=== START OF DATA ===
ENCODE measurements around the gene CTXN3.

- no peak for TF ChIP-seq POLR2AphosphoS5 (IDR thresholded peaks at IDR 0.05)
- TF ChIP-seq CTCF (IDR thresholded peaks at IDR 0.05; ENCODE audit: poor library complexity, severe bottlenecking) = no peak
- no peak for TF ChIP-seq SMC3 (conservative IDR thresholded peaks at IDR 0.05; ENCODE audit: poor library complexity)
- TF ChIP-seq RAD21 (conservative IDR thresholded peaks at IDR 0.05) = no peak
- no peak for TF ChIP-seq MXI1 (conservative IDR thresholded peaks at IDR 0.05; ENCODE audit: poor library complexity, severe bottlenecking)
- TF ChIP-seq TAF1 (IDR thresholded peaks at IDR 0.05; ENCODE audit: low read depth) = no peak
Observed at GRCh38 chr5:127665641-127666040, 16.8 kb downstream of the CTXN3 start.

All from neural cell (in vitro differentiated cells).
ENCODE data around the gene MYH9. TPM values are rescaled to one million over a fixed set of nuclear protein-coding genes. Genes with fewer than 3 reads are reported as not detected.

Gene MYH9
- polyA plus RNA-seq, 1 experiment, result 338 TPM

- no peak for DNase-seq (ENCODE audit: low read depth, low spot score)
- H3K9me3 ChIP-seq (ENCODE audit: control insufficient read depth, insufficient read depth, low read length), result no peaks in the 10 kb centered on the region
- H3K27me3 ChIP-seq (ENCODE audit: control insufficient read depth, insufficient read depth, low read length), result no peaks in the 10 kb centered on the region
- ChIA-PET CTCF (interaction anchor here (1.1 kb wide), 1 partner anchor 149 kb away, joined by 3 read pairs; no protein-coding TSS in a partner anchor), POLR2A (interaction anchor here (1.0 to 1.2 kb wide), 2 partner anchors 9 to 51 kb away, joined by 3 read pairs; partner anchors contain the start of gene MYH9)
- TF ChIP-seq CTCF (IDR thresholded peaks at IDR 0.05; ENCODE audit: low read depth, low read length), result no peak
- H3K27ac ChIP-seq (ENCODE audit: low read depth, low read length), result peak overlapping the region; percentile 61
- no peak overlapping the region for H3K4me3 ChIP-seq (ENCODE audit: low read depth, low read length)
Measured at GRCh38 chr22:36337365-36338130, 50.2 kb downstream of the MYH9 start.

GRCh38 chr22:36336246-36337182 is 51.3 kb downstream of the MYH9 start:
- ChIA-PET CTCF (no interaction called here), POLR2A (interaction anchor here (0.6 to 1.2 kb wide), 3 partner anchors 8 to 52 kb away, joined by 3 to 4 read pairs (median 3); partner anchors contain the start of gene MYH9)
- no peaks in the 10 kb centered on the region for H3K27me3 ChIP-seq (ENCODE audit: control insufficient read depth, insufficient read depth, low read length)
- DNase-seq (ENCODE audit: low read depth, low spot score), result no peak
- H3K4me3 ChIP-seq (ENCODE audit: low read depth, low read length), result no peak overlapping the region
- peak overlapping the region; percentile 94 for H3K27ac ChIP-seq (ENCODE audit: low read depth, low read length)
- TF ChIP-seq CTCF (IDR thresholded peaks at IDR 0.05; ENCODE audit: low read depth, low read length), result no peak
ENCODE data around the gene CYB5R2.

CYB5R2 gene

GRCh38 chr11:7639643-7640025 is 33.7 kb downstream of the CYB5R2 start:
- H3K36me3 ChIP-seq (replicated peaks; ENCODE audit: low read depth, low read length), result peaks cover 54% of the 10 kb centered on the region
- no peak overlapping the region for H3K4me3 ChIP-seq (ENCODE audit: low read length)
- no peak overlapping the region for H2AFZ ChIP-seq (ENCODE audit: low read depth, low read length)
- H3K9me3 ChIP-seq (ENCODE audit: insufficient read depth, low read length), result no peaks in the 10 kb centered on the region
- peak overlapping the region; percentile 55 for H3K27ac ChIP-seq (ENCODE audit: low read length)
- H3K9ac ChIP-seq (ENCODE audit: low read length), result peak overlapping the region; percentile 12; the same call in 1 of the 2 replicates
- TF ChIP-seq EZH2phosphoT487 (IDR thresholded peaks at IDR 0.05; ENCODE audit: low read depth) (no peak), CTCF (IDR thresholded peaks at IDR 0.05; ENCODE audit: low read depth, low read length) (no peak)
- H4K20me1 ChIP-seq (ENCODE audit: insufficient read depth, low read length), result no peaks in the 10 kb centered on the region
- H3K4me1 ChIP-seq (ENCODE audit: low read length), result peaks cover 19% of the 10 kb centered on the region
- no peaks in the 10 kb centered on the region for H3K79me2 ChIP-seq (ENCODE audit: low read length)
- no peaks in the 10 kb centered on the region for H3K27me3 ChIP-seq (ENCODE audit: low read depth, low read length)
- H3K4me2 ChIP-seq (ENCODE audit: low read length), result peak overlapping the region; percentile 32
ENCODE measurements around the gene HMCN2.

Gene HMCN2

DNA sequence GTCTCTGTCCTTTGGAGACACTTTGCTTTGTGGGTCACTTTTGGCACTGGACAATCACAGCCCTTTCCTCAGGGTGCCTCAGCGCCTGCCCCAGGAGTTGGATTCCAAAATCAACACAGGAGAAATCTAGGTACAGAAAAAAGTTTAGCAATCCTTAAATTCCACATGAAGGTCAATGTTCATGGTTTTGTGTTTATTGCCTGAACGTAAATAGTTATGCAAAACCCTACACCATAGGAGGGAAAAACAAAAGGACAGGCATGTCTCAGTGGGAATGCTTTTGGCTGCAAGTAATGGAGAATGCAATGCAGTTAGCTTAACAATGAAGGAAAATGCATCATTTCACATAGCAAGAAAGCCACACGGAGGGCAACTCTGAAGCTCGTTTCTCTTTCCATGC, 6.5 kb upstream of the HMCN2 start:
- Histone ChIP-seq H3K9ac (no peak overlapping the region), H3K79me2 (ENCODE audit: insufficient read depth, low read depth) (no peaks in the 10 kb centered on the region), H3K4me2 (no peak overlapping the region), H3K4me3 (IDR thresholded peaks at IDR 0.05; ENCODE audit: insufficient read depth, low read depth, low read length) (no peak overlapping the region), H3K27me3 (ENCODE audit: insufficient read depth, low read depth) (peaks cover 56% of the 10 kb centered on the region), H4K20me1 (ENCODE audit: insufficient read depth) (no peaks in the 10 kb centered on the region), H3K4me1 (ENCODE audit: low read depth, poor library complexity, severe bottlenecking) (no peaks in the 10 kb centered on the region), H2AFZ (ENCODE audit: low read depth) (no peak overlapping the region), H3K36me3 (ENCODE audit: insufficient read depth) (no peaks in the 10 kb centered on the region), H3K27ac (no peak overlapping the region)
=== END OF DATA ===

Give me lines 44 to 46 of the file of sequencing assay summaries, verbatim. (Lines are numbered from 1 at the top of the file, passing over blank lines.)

Gene HMCN2

DNA sequence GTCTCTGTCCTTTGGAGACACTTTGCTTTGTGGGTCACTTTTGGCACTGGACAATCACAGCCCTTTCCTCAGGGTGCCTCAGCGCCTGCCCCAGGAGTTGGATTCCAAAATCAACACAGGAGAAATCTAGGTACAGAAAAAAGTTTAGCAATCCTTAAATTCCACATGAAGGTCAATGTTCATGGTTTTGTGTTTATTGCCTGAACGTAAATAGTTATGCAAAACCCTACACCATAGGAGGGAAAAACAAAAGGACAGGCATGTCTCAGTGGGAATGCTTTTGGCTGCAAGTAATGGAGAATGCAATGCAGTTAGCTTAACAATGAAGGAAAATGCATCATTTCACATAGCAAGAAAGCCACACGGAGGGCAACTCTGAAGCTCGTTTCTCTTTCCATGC, 6.5 kb upstream of the HMCN2 start:
- Histone ChIP-seq H3K9ac (no peak overlapping the region), H3K79me2 (ENCODE audit: insufficient read depth, low read depth) (no peaks in the 10 kb centered on the region), H3K4me2 (no peak overlapping the region), H3K4me3 (IDR thresholded peaks at IDR 0.05; ENCODE audit: insufficient read depth, low read depth, low read length) (no peak overlapping the region), H3K27me3 (ENCODE audit: insufficient read depth, low read depth) (peaks cover 56% of the 10 kb centered on the region), H4K20me1 (ENCODE audit: insufficient read depth) (no peaks in the 10 kb centered on the region), H3K4me1 (ENCODE audit: low read depth, poor library complexity, severe bottlenecking) (no peaks in the 10 kb centered on the region), H2AFZ (ENCODE audit: low read depth) (no peak overlapping the region), H3K36me3 (ENCODE audit: insufficient read depth) (no peaks in the 10 kb centered on the region), H3K27ac (no peak overlapping the region)